NMAS Review 2022 – Findings and Recommendations now available

Following the recent media statement from the Mediator Standards Board (MSB), Resolution Resources are pleased to announce that the MSB has released the findings and recommendations from the independent review of the National Mediator Accreditation System (NMAS Review 2020-22). The report is now available on the MSB website and the NMAS Review Hub.

The purpose of the review was to:

  • Evaluate the effectiveness of the NMAS
  • Consider what changes and additions need to be made to it. For example, changes and additions may incluse (subject to feedback received):
    • Consideration of the inclusion of conciliation or other DR processes into the NMAS; and
    • Provisions that take account of Aboriginal and Torres Strait Islander mediator needs and requirements.
  • Situate the NMAS in a domestic and international context
    • Including reviewing comparative international regulatory dispute systems

Following consultation, research and analysis, the NMAS Review team has made three (3) overarching recommendations and 10 targeted recommendations. (See NMAS Review Findings and Recommendations for further explanation, rationale and findings prompting each recommendation.)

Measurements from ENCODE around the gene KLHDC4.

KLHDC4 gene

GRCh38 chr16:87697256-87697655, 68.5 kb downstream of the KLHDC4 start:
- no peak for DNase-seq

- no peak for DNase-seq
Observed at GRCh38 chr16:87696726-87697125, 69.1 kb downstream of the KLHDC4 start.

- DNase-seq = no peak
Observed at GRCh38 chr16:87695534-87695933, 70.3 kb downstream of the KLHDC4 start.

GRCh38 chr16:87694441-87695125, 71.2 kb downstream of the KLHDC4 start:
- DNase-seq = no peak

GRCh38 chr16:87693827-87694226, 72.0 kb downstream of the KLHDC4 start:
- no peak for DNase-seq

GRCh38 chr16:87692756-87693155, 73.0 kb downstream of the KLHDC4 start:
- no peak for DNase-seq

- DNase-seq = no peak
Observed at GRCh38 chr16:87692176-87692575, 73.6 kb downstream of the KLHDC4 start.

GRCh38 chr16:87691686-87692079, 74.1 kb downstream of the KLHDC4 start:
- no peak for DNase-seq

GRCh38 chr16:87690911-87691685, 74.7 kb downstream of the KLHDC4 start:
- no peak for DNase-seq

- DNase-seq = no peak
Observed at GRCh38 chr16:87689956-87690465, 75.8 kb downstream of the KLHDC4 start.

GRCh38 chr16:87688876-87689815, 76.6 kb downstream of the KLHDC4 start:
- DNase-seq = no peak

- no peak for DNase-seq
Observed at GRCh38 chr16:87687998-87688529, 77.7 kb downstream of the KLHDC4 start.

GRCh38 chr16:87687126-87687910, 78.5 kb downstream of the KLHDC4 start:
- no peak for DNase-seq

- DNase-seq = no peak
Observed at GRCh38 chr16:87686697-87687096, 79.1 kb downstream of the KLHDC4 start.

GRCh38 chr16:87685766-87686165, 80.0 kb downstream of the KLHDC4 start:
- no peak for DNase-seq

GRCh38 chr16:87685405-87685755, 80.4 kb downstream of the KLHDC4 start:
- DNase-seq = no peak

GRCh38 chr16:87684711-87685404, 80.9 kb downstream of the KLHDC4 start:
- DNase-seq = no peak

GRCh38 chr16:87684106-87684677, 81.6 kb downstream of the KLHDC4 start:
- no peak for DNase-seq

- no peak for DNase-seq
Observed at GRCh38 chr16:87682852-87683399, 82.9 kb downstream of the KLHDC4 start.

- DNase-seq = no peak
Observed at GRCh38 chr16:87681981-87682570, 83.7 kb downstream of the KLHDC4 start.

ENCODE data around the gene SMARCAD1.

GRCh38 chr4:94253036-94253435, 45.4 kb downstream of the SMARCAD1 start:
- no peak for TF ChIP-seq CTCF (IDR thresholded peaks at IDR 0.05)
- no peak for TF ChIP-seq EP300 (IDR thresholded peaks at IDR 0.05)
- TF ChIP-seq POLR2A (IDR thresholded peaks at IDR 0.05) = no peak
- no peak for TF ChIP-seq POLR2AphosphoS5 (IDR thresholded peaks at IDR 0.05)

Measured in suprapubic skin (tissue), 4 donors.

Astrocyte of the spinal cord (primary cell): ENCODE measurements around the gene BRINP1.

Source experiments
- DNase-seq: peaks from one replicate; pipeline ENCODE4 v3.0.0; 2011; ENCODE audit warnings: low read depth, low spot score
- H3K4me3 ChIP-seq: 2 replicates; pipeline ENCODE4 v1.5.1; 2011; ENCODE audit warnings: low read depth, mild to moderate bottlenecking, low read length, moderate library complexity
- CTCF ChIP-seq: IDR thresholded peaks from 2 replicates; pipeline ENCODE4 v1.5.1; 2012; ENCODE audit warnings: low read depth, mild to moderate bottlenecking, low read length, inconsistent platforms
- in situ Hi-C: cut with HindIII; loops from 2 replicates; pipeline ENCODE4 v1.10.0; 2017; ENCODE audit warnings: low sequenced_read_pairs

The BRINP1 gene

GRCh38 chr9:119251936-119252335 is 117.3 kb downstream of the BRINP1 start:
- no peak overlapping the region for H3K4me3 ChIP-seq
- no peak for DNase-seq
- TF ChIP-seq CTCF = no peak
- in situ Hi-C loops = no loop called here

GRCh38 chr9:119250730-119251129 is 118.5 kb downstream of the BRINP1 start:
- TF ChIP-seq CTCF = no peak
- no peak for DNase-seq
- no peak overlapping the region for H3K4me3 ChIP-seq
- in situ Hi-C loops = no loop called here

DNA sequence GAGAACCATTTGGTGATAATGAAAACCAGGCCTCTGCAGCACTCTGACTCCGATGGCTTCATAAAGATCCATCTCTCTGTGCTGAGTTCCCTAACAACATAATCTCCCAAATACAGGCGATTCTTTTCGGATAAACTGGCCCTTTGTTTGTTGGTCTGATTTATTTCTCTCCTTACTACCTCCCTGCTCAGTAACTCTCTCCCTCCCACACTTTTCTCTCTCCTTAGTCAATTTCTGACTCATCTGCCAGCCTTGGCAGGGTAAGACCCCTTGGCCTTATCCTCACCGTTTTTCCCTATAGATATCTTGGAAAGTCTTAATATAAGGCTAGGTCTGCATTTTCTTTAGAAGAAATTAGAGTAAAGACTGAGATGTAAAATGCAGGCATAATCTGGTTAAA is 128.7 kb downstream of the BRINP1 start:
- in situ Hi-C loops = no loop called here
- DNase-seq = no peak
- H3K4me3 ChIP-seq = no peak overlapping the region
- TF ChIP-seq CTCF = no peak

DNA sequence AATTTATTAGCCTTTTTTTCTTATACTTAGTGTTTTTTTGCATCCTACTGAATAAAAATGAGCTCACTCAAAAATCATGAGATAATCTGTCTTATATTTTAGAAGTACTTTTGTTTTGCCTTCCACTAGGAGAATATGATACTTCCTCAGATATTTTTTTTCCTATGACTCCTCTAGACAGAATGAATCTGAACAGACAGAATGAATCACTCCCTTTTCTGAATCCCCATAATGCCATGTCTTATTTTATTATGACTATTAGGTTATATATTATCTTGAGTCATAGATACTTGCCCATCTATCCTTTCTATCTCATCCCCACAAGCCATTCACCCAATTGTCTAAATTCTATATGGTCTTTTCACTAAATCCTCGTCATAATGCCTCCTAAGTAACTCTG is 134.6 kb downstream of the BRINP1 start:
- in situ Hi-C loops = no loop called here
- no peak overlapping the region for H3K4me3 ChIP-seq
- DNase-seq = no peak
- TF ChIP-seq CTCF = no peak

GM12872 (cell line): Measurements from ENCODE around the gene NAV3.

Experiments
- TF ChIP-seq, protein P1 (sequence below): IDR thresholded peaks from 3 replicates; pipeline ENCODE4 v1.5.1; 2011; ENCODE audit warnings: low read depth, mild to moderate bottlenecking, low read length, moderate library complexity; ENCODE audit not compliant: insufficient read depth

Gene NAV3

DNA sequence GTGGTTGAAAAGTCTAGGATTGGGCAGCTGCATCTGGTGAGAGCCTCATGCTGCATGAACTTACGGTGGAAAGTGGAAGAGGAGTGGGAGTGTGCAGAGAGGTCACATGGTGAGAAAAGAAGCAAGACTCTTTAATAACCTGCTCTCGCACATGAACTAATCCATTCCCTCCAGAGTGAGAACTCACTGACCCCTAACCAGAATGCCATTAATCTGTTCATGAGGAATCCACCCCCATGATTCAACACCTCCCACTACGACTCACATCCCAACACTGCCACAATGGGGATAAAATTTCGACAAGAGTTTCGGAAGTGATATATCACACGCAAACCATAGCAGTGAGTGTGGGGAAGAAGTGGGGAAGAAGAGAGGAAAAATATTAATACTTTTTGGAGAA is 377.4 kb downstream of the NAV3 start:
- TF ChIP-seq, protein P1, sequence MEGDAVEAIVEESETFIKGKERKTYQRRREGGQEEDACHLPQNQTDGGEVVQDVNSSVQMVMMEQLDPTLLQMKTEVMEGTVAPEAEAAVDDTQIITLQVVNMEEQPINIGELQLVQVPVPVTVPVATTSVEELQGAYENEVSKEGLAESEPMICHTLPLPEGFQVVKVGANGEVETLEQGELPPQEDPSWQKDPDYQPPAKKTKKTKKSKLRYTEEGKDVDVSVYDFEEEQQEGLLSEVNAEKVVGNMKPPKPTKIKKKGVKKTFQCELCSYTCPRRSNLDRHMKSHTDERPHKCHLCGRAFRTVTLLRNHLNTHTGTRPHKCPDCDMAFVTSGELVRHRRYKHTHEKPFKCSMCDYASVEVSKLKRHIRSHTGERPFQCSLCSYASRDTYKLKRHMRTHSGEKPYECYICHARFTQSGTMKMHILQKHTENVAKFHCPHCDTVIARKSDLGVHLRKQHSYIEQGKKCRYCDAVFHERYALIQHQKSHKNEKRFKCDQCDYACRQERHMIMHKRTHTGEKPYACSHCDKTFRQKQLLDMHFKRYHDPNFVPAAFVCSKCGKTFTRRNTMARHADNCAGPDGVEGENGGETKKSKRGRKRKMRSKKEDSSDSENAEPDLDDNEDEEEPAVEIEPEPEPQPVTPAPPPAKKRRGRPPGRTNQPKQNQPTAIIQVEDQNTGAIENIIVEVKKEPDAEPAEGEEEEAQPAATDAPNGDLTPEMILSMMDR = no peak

The NMAS Review Findings and Recommendations and supporting materials, including the Draft Code, were submitted to the MSB for consideration June/July 2022. The Draft Code contains the proposed revisions to the NMAS, including an expanded training and accreditation framework, revised professional practice standards, as well as guidance on the administration of the Code and complaints handling.

In the statement, the MSB ‘has resolved to commit further resources to preparing short-, medium- and long-term responses to the Review. These will include clear transition periods for individuals and organisations that may be affected.

Christopher Boyle, the MSB Chair, has said “until threshold decisions have been made, it would be premature and distracting to engage in discussions about details of how recommendations might be implemented.” ‘The Board will continue engaging with the community’ and a ‘process of active engagement will be announced by the MSB in the coming months.’ The Board is not seeking feedback at this stage.